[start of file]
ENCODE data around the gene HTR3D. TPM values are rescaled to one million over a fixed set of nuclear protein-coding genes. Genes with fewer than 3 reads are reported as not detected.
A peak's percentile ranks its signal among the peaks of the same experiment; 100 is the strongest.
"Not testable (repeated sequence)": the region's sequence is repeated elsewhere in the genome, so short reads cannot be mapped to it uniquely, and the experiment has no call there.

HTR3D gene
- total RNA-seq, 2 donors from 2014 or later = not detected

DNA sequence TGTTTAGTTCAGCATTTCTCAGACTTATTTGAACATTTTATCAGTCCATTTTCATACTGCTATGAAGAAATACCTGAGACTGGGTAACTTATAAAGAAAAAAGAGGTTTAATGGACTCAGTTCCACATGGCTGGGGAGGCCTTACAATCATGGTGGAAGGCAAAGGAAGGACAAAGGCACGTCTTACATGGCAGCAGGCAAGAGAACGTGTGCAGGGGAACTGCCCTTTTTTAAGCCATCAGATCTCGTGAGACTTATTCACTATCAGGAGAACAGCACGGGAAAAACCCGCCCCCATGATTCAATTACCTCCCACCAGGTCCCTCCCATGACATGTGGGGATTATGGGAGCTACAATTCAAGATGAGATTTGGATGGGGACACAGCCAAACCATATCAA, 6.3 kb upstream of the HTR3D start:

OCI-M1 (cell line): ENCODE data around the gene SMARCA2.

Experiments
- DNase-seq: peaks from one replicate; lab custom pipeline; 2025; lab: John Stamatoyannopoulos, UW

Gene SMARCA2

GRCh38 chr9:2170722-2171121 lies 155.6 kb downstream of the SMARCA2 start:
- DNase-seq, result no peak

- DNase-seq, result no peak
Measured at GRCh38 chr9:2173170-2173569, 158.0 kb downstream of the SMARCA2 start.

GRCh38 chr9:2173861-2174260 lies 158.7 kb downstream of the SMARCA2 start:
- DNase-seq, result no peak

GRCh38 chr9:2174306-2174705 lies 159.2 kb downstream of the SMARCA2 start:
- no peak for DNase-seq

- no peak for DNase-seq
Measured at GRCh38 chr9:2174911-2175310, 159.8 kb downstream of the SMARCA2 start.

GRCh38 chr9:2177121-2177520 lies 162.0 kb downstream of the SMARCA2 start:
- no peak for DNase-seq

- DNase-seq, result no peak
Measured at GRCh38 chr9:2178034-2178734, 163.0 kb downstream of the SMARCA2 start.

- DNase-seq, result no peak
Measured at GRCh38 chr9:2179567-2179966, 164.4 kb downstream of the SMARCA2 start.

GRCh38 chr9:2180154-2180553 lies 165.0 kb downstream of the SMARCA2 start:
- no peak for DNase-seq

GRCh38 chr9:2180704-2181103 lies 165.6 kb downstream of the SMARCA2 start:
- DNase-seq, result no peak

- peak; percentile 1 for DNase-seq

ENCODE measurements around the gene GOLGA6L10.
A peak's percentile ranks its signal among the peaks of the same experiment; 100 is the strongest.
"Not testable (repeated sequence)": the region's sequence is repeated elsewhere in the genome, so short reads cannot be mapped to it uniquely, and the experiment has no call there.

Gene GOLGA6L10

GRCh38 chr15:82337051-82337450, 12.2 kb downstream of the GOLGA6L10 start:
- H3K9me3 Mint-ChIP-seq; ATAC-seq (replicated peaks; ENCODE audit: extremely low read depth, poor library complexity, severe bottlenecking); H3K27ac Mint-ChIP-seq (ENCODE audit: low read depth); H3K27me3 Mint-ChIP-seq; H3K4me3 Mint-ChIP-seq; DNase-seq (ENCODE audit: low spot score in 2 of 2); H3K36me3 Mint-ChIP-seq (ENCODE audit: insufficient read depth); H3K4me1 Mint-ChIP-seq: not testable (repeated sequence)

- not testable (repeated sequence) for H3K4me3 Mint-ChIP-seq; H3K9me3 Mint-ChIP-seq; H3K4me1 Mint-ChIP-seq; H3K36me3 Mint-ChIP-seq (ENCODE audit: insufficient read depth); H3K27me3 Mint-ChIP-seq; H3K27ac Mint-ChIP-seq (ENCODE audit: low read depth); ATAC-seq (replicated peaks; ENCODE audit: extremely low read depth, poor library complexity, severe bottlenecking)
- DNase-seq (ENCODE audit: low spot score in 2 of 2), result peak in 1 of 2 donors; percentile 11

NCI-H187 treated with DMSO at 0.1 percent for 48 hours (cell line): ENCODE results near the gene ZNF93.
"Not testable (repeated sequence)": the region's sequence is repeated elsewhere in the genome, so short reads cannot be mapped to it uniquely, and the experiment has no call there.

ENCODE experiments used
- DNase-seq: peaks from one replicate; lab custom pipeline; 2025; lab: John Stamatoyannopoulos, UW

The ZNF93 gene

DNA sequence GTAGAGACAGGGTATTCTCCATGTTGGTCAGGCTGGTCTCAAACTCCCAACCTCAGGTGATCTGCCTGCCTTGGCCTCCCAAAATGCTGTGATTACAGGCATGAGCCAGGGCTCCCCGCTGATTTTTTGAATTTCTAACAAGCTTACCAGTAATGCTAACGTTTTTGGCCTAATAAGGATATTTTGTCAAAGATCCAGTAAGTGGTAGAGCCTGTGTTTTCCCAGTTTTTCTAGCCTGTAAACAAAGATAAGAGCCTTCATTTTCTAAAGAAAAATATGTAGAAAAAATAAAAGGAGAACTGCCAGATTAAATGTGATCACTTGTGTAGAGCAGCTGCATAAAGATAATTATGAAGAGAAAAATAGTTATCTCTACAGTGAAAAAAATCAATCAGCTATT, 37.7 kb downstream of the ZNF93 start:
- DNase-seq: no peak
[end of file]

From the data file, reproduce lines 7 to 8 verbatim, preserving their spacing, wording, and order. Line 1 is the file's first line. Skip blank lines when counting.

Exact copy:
OCI-M1 (cell line): ENCODE data around the gene SMARCA2.

Experiments